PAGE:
Huntington's Disease Bibliography
Huntington's Disease Questions


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If one of your parents has Huntington's Disease, you have a 50% chance of inheriting the gene for the disease. If you inherit the gene from your parents, you will develop the disease at some point in your life, and will be able pass it onto your children. If you do not inherit the gene from your parents, the disease will not be able to be inherited.jpgpassed to your children.
As the gene is passed from one generation to the next, the number of repeats - called a CAG repeat expansion - get larger. The more times it repeats, the greater the chance of developing symptoms at a younger age. Therefore, as the disease is passed through generations in families, it becomes more evident in younger and younger ages.







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Mutations in the HTT gene cause Huntington’s Disease. The gene is located on Chromosome 4. The HTT gene holds the instructions to make the protein, Huntington, which are then distributed to different parts of the brain and different tissues in the human body.
Process:
1. Mutated forms chromosome4.jpgof Huntington’s disease include abnormally repeated segments of DNA. These repeated segments are called CAG trinucleotide (cytosine, adenine, and guanine).
2. These repeated segments cause protein syntheses (Huntington proteins) that contain large sections of the amino acid, glutamine.
3. The Huntington proteins are cut into pieces by enzymes in the cell. Molecules of glutamine stick out from the ends of the pieces of proteins.
  1. 4. The pieces then attach to other proteins to form clumps of proteins. These clumps of proteins have the potential to cause neuro-dysfunction (nerve cell). This leads to degeneration and the death of neurons in the group of nuclei in the part of the brain called the basal ganglia.



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As the brain cells in the basal ganglia start to decrease, the person diagnosed with HD starts to develop many symptoms. The symptoms may include the following: mood swings, depression, irritability, perssymptoms.jpgonality changes, and memory loss. In addition, they will also have trouble driving, learning new things, making decisions, and may start to have a hard time remembering facts. Involuntary and purposeless movements of legs, arms, and face (twitching) will also occur. This is also known as chorea, coming from the word choreography (dance-like movements). They will also begin to slur their words together, begin to lose weight, and have difficulty feeding themselves and swallowing. These symptoms occur gradually and later on in one’s life. Eventually, they leave the person unable to care for themselves and become dependent on others to care for them. Overall, the person diagnosed with Huntington’s Disease loses control of their mental and physical abilities.


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There is no cure for Huntington’s Disease, but medical advancements have been discovered that help reduce and slow down the symptoms catreatment.jpgused by this disease. Many people who have Huntington’s Disease show signs of depression, so medicines such as Desipramine, can be used to help depression, social withdrawal, and abnormal sleeping habits. Also, because people who have this disease often have movement problems, medications like Tetrabenazine are used to help reduce those symptoms. Since Huntington’s Disease affects the brain, it has been found that the transplantation of dopamine-containing cells has been attempted in a few places in the world. The results are unclear and therefore need to be further researched. Stem cell research has also been attempted to help reduce the damage that has been done to the brain.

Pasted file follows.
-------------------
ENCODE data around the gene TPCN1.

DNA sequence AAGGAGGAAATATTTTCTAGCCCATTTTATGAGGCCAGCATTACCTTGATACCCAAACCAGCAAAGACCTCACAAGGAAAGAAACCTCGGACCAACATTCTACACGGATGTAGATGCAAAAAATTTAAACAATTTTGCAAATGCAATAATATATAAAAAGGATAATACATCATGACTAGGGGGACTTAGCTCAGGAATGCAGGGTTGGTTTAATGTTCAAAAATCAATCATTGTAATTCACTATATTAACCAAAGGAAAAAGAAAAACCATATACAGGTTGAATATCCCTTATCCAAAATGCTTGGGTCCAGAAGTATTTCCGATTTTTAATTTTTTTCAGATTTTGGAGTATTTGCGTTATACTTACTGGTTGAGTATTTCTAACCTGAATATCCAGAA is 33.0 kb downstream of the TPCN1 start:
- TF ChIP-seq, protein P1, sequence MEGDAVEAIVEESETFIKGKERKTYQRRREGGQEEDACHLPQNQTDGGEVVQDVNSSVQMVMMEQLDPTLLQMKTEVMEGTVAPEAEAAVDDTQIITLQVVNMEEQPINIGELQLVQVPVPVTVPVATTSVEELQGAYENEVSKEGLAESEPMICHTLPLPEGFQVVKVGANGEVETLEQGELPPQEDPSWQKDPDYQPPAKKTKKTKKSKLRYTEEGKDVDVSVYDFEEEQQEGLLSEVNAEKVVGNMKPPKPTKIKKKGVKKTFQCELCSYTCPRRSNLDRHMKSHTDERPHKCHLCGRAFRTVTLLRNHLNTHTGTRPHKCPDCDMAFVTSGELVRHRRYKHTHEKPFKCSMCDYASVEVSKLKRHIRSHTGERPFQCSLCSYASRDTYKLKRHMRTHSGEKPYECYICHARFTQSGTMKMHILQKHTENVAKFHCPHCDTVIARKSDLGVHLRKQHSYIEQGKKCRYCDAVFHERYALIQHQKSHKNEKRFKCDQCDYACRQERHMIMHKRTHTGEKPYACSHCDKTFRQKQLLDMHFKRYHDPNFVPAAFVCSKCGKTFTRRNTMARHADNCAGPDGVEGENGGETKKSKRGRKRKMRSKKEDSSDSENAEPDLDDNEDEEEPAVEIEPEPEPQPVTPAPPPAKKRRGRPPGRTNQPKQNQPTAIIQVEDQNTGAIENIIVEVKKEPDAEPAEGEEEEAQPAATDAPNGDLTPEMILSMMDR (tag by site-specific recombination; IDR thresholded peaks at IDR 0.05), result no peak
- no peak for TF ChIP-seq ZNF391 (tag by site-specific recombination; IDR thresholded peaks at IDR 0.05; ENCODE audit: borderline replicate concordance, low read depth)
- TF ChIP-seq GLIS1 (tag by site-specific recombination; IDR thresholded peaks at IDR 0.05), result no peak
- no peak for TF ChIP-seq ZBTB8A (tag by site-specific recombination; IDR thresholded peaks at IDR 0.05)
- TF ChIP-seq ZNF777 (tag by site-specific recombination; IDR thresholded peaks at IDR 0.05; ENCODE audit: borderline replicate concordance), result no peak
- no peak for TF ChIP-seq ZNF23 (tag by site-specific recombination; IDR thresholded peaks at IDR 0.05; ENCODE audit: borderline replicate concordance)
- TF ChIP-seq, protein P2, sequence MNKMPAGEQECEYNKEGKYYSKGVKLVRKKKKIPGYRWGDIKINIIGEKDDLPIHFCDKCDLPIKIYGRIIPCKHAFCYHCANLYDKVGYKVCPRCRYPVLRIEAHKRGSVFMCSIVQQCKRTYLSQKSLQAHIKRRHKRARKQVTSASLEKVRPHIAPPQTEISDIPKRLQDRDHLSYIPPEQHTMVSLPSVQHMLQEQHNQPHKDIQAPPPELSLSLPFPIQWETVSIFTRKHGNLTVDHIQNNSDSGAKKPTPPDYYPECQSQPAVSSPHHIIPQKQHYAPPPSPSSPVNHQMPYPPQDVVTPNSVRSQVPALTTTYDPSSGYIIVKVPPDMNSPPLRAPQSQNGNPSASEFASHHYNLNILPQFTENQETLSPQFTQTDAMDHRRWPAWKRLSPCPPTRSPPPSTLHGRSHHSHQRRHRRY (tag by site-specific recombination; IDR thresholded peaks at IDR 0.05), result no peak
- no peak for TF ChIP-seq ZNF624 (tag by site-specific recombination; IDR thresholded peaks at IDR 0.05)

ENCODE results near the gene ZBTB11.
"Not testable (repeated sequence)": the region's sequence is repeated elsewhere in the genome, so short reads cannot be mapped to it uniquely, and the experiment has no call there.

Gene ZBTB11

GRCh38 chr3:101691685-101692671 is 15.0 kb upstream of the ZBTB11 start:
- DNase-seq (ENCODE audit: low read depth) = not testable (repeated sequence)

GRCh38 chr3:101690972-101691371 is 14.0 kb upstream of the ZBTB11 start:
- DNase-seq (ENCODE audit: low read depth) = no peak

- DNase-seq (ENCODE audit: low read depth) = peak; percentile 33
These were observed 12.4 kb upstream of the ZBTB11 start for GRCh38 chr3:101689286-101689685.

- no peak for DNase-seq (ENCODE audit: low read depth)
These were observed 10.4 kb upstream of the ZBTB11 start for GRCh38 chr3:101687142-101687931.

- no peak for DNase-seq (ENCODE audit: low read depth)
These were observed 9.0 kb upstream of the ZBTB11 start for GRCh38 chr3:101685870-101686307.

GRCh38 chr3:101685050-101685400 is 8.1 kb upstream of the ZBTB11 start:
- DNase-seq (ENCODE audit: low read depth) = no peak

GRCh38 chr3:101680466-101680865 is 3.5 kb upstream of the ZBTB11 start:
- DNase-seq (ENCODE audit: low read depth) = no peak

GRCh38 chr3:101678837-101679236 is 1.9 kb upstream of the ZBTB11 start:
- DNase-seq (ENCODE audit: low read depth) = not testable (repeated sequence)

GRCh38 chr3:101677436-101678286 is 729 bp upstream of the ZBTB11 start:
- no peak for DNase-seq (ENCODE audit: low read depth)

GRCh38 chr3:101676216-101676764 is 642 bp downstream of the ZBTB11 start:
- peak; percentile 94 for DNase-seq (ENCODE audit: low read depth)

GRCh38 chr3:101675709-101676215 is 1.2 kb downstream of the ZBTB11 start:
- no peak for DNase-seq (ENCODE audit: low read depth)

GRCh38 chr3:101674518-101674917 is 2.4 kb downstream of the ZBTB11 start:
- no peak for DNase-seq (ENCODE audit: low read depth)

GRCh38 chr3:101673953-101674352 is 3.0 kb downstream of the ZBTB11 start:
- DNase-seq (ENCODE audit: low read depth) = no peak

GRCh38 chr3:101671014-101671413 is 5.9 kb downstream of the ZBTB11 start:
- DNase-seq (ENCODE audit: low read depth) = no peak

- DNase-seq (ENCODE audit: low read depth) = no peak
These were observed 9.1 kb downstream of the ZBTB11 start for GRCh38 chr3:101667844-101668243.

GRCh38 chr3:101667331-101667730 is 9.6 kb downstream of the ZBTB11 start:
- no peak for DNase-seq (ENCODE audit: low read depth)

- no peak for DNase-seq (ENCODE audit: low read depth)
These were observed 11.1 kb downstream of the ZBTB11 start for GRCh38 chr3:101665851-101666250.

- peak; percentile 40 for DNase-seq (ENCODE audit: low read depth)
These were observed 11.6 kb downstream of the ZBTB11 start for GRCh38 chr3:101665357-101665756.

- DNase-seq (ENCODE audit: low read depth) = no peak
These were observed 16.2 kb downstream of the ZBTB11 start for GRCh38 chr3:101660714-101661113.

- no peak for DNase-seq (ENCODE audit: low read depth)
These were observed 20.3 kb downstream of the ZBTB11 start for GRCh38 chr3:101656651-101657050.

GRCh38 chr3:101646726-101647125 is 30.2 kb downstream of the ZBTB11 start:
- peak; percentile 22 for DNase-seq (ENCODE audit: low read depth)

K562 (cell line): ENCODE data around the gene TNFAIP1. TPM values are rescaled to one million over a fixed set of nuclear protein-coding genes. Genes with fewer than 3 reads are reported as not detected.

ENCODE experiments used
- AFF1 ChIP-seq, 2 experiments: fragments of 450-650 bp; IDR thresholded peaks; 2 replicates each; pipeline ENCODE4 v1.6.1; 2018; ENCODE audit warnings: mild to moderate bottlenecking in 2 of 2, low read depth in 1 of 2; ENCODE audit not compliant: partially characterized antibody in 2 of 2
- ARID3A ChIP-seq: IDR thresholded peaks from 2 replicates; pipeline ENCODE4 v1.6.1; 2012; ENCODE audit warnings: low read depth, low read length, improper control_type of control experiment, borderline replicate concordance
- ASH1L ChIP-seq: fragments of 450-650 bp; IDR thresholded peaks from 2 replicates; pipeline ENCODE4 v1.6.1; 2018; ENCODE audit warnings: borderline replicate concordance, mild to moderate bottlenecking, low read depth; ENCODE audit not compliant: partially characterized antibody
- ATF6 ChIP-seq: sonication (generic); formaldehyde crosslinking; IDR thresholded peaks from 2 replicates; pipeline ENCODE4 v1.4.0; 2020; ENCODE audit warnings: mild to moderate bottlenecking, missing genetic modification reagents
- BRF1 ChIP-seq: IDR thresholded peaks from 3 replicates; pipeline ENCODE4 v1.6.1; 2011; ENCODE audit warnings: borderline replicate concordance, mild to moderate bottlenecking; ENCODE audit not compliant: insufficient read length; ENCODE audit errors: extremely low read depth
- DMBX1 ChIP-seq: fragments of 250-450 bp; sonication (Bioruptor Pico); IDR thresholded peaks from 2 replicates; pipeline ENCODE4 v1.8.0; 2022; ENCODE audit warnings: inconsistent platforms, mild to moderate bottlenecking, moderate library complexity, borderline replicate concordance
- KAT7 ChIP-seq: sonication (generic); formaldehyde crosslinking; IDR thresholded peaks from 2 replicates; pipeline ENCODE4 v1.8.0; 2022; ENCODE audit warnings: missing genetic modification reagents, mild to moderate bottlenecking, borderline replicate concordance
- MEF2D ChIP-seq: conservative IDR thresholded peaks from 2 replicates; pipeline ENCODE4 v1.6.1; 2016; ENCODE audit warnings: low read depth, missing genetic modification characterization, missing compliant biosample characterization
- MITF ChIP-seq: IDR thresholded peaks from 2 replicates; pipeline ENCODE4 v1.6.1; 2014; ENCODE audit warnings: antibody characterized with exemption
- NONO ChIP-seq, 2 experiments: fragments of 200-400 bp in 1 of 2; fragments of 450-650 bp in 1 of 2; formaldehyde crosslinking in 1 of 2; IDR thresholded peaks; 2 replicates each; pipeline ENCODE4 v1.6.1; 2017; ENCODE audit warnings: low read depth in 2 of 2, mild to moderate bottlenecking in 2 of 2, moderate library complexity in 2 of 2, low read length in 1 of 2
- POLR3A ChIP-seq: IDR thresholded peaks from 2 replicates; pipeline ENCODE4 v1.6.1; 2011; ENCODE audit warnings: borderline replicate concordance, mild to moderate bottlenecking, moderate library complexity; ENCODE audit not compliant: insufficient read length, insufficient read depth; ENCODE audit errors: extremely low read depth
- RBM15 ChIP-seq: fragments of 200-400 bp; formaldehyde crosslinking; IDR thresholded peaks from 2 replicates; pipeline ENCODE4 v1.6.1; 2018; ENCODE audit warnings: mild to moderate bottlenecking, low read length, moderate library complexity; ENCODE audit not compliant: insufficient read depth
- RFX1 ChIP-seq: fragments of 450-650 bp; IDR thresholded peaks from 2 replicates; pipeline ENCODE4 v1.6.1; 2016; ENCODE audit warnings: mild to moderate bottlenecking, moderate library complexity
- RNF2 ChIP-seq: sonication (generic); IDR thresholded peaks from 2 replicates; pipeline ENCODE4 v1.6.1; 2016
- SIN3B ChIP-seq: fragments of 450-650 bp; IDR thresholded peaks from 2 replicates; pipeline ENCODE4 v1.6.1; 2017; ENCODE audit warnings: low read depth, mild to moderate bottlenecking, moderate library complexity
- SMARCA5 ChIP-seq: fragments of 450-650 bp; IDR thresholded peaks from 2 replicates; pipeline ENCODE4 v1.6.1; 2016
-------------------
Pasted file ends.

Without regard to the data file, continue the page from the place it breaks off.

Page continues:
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Forms of Huntington’s Disease

There are two forms of Huntington's disease. The most common is adult form of Huntington's disease. People with this form usually develop symptoms in their mid-30s and 40s. An earlier form of Huntington's disease accounts for a small number of cases and begins in childhood or adolescence.

Huntington's Disease Statistics Regarding Prevalence

  • Huntington's disease affects an estimated 3 to 7 per 100,000 people of European ancestry. The disorder appears to be less common in African Americans, Chinese, and Japanese people.
  • In the United States, around 30,000 people have Huntington's disease; estimates of its prevalence are about 1 in every 10,000 people.
  • At least 150,000 others have a 50 percent risk of developing Huntington's disease.
  • There is a 50 % chance for a child with one parent that has the disease to inherit it.

Interesting/Other Facts

  • American doctor George Huntington first described the disorder in 1872
  • In 1962 people with HD were thought to be possessed by the devil because they couldn't control their body movements and were condemned to death by fire
  • The more copied choromosomes one has, the more severe the disease gets
  • A person diagnosed does not die from HD directly, they die because it opens portals for infections, and weight loss effects that person's ability to fight infection
  • Weight loss is the more severe symptom
  • After symptoms begin to occur, the average person diagnosed with Huntington's Disease usually has 15 to 20 years left to live
  • A person diagnosed with this disease burns 5,000 calories a day